3 women at Amazon who helped launch Alexa into space share their advice for pursuing the career you want

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NASA’s Orion spacecraft recently returned to Earth as part of Artemis I, the first of several missions intended to land the first woman and the first person of color on the Moon. Alexa was on the mission as part of Callisto, a technology demonstration payload embedded in the spacecraft and developed by Amazon, Lockheed Martin, and Cisco.

Callisto tech demo on board a NASA flight

Sahana Arani, Pratima Dandamudi, and Lacey Williams—three women at Amazon who helped launch Alexa into space—all became obsessed with science, technology, engineering, and math (STEM) at an early age, and are hoping to encourage the next generation of explorers, scientists, and engineers. When we talked to them, they had advice for anyone who is eager to follow in their footsteps.

1. Dream big

“When I was deciding on a career, I received advice to go into the arts and humanities,” said Arani, an audio and acoustics test engineer with Amazon in Sunnyvale, California. “I remember thinking about the hard work I had put in every day to get better at math and science, so I decided to ignore my advisors and just go for it. And that’s my advice to young girls: Dream big and don’t be afraid.”

An employee card of Sahana Arani, Accoustic Engineer, Devices & Services at Amazon.

Arani—who worked on acoustic design, performance optimization, analysis, and testing of the space-faring version of Alexa—said she was a “dreamer” as a girl, and prone to stargazing. By the time she was in high school, she was pouring over books by Carl Sagan and Stephen Hawking.

“Most of it went over my head, but those books made me want to learn everything I could about space,” she said. “Another big influence was my grandfather, who introduced me to Indian classical music and jazz from the bebop era. Those early influences stayed with me, and after my undergrad in electrical engineering, I got a master’s in acoustics and signal processing.”

Arani’s colleague Dandamudi, a technical program manager at Lab126—Amazon’s research and development center in Sunnyvale—also took inspiration from her relatives.

“My mother was an engineer for an enterprise under India’s Department of Atomic Energy, a remarkable outcome when you consider that her father was a farmer who couldn’t read or write,” she said. “My grandfather was unusually broad-minded, and he paved the way for me by encouraging his daughter to sidestep traditional paths and pursue a career in science and technology.”

2. When stuck, get creative

As a quality-assurance engineer on the Amazon team responsible for sending Alexa into space as part of Callisto, Dandamudi oversaw end-to-end software testing for the Virtual Crew Experience, which enabled people in Houston to interact with Alexa.

An employee card of Pratima Dandamudi, Quality Assurance Engineer, Devices & Services at Amazon.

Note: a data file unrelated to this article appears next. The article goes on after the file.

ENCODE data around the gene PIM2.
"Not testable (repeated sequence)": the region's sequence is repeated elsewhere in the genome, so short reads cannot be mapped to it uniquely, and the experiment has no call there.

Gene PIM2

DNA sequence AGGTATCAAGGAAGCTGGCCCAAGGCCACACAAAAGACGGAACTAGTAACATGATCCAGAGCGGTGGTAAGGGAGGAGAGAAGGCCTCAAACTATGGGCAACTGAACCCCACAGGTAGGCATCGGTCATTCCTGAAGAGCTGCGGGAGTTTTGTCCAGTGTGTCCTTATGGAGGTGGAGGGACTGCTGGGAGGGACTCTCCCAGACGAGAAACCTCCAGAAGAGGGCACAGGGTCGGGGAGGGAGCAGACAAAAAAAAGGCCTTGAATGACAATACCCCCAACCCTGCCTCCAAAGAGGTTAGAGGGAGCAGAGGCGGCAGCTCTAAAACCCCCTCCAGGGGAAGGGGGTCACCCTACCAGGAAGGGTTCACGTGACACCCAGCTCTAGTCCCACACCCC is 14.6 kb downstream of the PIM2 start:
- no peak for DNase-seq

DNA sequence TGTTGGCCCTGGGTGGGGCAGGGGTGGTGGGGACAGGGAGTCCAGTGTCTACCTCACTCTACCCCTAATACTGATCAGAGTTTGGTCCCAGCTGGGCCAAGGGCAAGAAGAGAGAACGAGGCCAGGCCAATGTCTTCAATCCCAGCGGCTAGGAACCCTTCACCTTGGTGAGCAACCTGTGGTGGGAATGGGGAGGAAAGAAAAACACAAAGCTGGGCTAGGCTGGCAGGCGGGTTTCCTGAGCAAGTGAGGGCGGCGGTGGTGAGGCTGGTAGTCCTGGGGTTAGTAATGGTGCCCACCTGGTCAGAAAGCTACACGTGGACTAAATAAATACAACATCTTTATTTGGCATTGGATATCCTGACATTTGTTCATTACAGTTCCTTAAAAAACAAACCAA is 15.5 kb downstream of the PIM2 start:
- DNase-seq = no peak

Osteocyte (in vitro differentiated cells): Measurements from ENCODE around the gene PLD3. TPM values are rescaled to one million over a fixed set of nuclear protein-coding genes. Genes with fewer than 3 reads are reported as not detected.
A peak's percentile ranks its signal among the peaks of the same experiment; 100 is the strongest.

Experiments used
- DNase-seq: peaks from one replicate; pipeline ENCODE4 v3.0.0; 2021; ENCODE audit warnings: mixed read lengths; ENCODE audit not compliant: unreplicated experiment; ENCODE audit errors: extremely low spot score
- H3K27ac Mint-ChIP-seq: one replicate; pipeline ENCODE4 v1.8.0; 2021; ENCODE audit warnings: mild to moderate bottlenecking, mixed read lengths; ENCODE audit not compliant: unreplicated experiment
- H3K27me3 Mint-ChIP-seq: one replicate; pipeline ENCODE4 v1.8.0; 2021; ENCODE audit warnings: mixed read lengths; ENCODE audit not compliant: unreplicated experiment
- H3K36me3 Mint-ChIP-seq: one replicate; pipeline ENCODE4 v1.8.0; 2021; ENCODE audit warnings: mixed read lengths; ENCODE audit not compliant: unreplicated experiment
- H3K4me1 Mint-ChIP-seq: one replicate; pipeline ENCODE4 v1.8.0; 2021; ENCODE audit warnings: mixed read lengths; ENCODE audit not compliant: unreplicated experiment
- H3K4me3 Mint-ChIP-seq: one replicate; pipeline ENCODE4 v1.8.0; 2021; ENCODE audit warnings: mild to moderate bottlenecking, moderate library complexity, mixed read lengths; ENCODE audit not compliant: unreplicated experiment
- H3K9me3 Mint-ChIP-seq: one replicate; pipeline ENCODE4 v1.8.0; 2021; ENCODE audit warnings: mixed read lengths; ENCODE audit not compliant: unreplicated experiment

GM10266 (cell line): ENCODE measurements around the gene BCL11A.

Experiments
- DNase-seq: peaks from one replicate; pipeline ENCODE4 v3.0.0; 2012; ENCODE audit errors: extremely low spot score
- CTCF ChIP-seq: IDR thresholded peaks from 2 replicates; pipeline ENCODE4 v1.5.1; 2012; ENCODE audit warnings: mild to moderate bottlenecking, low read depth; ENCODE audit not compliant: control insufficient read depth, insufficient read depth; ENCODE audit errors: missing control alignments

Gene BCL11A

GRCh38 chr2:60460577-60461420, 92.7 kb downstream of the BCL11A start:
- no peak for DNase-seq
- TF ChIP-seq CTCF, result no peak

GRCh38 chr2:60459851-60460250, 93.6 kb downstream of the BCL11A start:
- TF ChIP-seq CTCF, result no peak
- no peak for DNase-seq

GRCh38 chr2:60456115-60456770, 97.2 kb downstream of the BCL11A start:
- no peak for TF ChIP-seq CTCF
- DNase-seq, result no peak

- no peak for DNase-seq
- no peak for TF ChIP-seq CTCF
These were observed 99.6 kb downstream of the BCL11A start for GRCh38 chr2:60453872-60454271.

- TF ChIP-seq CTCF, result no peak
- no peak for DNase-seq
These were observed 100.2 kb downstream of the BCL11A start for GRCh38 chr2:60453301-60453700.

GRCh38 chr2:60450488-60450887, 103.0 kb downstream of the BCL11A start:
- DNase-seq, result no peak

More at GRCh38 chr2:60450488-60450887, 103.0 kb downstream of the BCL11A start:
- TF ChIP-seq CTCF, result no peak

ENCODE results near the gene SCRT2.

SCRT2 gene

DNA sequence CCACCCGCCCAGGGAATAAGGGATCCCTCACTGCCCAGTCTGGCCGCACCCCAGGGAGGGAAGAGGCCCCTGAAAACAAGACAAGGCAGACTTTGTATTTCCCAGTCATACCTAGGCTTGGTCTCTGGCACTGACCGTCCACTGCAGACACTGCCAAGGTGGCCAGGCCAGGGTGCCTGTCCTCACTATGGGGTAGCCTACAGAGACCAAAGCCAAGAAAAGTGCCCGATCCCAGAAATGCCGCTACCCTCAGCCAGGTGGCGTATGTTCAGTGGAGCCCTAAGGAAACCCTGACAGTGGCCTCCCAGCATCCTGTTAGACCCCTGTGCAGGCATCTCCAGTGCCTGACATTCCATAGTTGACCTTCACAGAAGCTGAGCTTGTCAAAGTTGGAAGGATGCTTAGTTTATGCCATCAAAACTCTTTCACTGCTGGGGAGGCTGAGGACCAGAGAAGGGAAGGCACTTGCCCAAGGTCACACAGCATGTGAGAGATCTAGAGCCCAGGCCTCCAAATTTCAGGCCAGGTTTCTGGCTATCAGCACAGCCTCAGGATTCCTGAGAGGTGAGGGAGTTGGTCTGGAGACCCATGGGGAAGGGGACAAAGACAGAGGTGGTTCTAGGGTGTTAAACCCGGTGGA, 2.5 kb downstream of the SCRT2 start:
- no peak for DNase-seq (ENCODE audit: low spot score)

“We tested more than 3,500 ‘utterances’ for different domains, including cabin control, instrument reading, and data transmission,” she explained. “This helped the team fine-tune the natural-language algorithms so Alexa could ‘understand’ commands and take appropriate action.”

Dandamudi’s advice for anyone who’s eager to pursue a career in science and technology? Make the most of available resources.

“If you’re struggling with something like linear equations, don’t assume it has anything to do with aptitude,” she advised. “We’re in the information age, so go online and watch videos that outline multiple approaches to linear equations—or whatever has you stuck.”

3. Your passion can be your profession

Williams, a software development manager for Alexa Voice Services in Seattle, said her interest in programming took root early, but she didn’t realize for years she could make a career of it.

An employee card of Lacey Williams, Software Development Manager, Devices & Services at Amazon.

“I was fortunate enough to have a computer in my house when I was very young, and I’ve been designing and developing programs as far back as I can remember,” she said. “But I was already in my senior year at college when I discovered I could actually pursue a career in software development.”

This late-stage realization—and a hectic senior year as she scrambled to add a management of information systems concentration to her business degree—informed Williams’ advice.

“It’s not lost on me that I could have taken this direction earlier if I’d had a mentor growing up,” she said. “That’s why I encourage girls through ‘Girls Who Code’ organizations, and teach grade-school kids how to get started in software development. And it’s why I advise all young people to try everything that captures their interest.”

Williams led the team responsible for creating what you hear and see on Alexa devices here on Earth when you give space-related commands like, “Alexa, take me to the moon,” or pose questions about the Artemis program.

“My favorite part of our Alexa experience was how the real-time dashboard responded when you said, ‘Take me to the moon,’ anytime during the Artemis I mission,” she said. “You’d see the exact location and speed of the Orion rocket and where it was in orbit.”

This feature is the result of her team’s painstaking integrations between Alexa and NASA’s real-time telemetry—that is, instrument-reading—data.

“I’m fortunate to have a career I love,” said Williams.

Want to learn more about Alexa in space, or about the importance of diversity in STEM? Check out this video with actor and producer Taraji P. Henson, who visited the Johnson Space Center in Houston during the mission and was able to talk to and remotely control the Alexa device on board the Orion from over 230,00 miles away.

Alexa in Space | Taraji P. Henson



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